73%of businesses are still in the
software developing business
in one form or another – the
majority using a combination
of in-house and third party
developers to build new apps.
It would be unfair to suggest that CIOs
are entirely failing to address digital.
As we have seen already in this report,
moving from cumbersome, legacy IT
to agile and digitally enabled is complex
Progress towards full digital
enablement may be slow, but
CIOs ARE delivering new,
digital services and capabilities.
What’s more, CIOs are delivering new digital
services and capabilities – albeit in reactive
mode as they respond to business demand
and market dynamics.
As we will see in the following sections, they are
delivering the apps required to seize new revenue
opportunities and drive operational efficiency, and
they are grasping the opportunities created by IoT.
Fig. 11: Does your organisation develop internal and/or customer apps?
Chart shows global responses
Fig.12: What is your organisation’s app development aimed at?
Fig. 14: How do you anticipate IoT complementing your business?
Fig.13: Much is being made of IoT and its effect on products, services
and operations. Thinking of your own organisation, over what
timeframe do you think IoT will affect you?
Chart shows global responses
In focus: Apps, IoT and analytics 12
Siloed Data Complexity Lack of board
level buy in
No clear brief
63%In 2015, 63% of CIOs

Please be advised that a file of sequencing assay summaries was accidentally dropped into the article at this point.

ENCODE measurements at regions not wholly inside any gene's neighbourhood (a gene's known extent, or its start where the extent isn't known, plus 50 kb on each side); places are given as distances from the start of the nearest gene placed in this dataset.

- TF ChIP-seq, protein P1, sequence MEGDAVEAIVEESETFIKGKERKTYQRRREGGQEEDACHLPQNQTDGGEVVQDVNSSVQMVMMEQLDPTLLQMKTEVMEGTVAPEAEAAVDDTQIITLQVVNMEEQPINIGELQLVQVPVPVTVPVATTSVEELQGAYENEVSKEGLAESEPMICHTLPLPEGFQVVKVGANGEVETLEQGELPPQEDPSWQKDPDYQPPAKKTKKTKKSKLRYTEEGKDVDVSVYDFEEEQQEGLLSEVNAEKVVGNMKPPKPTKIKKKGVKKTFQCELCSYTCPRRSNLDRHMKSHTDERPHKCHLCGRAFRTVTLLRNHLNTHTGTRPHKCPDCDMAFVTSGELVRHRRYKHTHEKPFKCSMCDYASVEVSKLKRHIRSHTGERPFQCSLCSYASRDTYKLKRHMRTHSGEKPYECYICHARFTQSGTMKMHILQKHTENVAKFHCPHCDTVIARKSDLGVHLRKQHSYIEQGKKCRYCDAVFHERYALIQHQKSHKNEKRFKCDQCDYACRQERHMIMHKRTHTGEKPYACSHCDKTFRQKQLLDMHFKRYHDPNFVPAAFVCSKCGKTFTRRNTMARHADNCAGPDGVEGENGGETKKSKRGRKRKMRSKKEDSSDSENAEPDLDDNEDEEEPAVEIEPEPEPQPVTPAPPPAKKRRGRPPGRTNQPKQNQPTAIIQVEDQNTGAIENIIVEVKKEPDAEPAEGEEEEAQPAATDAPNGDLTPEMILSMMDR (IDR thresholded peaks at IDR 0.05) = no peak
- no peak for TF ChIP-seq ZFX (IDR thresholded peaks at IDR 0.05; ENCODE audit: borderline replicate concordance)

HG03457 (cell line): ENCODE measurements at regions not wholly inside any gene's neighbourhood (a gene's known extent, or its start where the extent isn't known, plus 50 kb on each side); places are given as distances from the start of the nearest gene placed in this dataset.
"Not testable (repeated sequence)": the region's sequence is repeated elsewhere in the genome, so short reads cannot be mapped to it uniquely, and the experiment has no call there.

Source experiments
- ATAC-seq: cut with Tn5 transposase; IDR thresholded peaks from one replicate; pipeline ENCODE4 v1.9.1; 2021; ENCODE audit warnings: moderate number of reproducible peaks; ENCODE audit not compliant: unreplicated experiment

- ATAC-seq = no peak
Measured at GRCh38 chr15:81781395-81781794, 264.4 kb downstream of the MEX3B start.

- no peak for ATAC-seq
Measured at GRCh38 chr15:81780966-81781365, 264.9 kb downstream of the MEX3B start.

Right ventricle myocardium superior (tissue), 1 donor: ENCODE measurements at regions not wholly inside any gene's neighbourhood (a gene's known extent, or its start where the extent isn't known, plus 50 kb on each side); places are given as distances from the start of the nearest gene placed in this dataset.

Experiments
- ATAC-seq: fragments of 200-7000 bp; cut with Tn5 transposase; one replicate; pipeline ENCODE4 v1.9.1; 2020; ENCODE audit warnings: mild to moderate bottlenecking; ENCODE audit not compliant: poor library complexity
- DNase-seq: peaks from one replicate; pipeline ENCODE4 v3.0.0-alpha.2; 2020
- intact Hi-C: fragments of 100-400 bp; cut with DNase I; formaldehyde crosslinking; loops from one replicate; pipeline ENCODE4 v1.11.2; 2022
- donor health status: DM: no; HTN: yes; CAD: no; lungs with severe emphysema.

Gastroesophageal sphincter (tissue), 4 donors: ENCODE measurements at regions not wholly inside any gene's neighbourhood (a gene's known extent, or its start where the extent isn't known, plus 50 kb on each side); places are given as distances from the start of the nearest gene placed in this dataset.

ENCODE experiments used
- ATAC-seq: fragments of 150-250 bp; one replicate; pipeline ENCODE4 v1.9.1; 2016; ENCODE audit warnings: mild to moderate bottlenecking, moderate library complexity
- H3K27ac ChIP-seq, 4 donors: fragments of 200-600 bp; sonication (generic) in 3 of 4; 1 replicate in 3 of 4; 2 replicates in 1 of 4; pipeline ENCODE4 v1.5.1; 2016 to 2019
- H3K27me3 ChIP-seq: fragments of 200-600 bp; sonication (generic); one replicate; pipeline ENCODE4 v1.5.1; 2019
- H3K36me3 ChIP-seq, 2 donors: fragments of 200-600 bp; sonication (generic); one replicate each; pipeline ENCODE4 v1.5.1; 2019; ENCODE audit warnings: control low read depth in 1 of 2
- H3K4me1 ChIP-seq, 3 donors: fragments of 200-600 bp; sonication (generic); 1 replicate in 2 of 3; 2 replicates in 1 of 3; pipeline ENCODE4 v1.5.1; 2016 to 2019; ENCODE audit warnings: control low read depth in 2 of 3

ranked analytics as very
important or critical in
driving business innovation.
54%More than half of the CIOs
surveyed are working with line of
business colleagues to understand
their needs, 39% are addressing
data challenges and a similar
percentage are setting up working
groups to unravel complexity.
These developments are islands of
transformation – they do not deliver the
full benefit of digital enablement because
they are disconnected. They do not
contribute to a wholesale transformation
that leverages the wealth of data created
by digital services to deliver actionable
insight, underpin better, faster decision
making and enable constant innovation.
The fact that progress in developing digital apps
and adapting to IoT is not matched by similar
progress developing analytics capabilities amply
illustrates the point.
Interestingly, CIOs’ plans to overcome barriers to
analytics implementation are a microcosm of their
plans to unlock digital transformation – relying on
structural and cultural change, particularly greater
collaboration with line of business.
However, the lack of overarching
strategy means they are worthy,
but piecemeal developments.
39% 38% 23% 34%
the board to
seek buy in
staff in data
with line of
Fig.15: What challenges and problems do you face in getting the most from business analytics?
Fig.16: What are you doing to address these issues?
We are living in an exciting
period of technological change:
A digital revolution that promises
massive benefits for businesses
Digital technologies are changing
everything – change that will only
accelerate. Right now, Uber is built on
a digitally-enabled business model, but
before we know it, autonomous vehicles
will change the very nature of travel.
This transformation will not, of course, simply
happen. It will be shaped and delivered by
individuals, governments and businesses
– and, for those ready to take the lead, the
opportunities are almost limitless.
These digital pioneers will be change makers,
not change managers and, as this year’s CIO
Survey demonstrates, the race to take on that
role is underway – and CIOs are seeking to
play crucial roles.